What? Hey! No questions? What kind of class is this? Holes for eyes are in all sixty-five young students. All the holes expand, growing together, pulling up inky liquid from way deep inside. The best potters let the clays form themselves. Deep under water, it’s dark and confusing on which way is up. Follow the feeling of that air bubble to the surface above which again panic settles in; what panic, why panic? These shut eyes can’t see anything to fear. Just still, solid absence of noise. Too hollow to stab, cut, hit, kick, or curse. Curse is a word. Sure it is. Curse. Curse. Curse, but a breath must be taken, eyes must pop open, taken breath, opened eyes, taken breath, and open eyes, sure; the truth’s icy bare curved steel which, after all that, is still around.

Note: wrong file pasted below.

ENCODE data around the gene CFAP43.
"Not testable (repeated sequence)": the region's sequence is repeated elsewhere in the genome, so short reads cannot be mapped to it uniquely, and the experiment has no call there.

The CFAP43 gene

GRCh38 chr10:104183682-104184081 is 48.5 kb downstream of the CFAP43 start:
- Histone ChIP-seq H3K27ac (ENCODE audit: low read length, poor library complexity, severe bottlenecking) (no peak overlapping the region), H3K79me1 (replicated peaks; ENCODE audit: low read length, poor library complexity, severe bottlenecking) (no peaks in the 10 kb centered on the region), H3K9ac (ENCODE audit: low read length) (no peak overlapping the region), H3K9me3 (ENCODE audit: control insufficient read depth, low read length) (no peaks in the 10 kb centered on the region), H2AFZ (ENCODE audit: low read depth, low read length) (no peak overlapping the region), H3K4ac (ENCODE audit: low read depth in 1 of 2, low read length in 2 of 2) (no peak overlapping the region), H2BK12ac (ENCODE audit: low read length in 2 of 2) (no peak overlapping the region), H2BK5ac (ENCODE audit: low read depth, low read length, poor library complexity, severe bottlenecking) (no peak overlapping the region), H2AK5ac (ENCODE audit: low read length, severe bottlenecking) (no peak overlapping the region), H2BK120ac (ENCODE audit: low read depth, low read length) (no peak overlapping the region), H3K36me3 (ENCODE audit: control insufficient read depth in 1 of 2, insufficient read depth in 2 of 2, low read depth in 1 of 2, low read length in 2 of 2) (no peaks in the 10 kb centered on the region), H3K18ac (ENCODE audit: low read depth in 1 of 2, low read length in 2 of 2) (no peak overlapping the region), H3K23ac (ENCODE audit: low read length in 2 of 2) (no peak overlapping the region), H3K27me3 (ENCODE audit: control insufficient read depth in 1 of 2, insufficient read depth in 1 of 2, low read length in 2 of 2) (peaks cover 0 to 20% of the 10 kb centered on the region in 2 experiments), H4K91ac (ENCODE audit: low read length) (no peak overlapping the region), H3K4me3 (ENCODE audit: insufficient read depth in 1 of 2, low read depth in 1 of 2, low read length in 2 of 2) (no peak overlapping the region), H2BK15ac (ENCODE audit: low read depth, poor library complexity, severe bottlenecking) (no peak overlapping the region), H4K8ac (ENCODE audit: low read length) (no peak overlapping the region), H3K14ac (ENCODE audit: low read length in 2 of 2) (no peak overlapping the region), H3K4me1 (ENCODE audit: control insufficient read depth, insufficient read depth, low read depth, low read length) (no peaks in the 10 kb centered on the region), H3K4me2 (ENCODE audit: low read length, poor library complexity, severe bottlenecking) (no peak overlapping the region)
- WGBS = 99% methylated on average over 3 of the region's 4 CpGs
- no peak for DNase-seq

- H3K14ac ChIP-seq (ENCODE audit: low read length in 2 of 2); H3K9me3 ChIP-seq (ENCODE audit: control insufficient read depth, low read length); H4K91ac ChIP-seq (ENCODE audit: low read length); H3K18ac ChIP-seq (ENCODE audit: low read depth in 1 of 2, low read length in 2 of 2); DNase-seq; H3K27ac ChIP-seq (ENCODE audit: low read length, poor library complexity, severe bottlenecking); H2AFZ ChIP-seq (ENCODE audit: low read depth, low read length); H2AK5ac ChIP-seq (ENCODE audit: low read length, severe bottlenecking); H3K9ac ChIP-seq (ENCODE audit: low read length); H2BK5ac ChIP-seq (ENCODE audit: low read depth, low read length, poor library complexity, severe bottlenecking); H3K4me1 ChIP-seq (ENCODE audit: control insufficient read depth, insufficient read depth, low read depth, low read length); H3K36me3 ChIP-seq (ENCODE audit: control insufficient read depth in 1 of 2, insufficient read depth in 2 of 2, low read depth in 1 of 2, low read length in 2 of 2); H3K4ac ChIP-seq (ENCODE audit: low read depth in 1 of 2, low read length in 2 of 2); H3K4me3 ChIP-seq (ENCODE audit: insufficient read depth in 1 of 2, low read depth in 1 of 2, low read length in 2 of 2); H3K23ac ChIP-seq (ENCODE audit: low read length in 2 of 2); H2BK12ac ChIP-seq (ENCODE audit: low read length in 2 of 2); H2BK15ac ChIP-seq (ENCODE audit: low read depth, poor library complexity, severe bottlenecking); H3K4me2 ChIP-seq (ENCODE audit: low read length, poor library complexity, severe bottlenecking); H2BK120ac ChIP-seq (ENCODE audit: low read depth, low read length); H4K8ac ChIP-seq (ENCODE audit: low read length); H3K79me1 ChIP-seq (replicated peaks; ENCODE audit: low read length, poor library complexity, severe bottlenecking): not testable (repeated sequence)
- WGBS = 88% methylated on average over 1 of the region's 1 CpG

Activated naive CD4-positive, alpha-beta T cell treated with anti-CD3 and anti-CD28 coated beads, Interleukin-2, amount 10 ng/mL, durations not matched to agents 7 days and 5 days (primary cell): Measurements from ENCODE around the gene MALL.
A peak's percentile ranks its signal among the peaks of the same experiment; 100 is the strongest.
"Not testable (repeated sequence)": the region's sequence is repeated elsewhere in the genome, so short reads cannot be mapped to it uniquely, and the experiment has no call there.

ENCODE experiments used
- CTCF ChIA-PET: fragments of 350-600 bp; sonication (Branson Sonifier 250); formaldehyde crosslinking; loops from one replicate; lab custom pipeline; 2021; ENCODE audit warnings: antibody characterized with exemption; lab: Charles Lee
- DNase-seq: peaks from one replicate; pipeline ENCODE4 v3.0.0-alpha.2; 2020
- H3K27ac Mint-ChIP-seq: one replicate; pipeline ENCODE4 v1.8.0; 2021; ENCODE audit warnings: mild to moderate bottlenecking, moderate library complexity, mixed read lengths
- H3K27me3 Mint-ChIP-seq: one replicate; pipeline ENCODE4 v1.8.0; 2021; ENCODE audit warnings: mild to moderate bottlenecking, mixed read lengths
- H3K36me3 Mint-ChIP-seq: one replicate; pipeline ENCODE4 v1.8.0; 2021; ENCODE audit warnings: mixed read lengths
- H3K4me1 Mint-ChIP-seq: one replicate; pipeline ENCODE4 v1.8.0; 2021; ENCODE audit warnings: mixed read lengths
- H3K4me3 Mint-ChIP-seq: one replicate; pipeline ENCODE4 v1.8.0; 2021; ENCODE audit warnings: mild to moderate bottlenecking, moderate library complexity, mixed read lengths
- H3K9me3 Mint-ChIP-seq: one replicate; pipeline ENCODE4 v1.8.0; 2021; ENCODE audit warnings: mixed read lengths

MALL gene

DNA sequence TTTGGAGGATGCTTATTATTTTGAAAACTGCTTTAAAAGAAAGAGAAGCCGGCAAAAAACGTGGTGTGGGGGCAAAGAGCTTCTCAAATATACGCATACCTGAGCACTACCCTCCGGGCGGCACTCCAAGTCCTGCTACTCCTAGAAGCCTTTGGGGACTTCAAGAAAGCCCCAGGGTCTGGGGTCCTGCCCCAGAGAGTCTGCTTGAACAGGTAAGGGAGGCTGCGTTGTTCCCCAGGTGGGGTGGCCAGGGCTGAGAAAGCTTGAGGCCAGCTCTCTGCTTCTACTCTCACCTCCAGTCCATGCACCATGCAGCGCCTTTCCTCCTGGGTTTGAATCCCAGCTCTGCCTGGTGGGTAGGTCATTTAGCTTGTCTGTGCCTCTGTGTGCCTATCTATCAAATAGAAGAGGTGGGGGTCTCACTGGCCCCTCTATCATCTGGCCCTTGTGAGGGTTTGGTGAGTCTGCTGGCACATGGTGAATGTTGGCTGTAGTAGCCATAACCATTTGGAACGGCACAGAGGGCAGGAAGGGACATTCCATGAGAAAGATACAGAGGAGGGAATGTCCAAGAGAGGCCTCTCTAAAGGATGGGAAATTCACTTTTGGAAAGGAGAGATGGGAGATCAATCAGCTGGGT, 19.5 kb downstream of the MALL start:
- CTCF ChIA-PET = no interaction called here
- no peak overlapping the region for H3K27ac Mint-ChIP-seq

The watched water never boils. Never. And at the never point here, panic sets in, but—don’t yell. Oxygen, don’t use up oxygen; please don’t yell. Please, my face, pray for me in the Church lobby before mass. After six o’clock Mass, wander out. Been in there too long and prayed perfectly knifelike to everything; each sit, stand, and Kneel also, done perfectly, precisely. Life is over, you say, Peter? Life is really over, but how can it be still marching? How can the ball have been thrown when here it is palmed tight and hot? If the boots were thrown in the fire, why do I hear them marching? No, no, no, not! Life over; step by step, extreme panic builds, breaks through, explodes, but words come, a will to keep it back. Quiet, relax. What’s living? What’s dying? What’s this horrible in-between place? Why be given life if it’s going to end like this? Honest, out of school childhood, sweetheart can’t get work, no no no no, no interviews please, no, none, no, not; we just got time to get down and go in the daily laborer pool.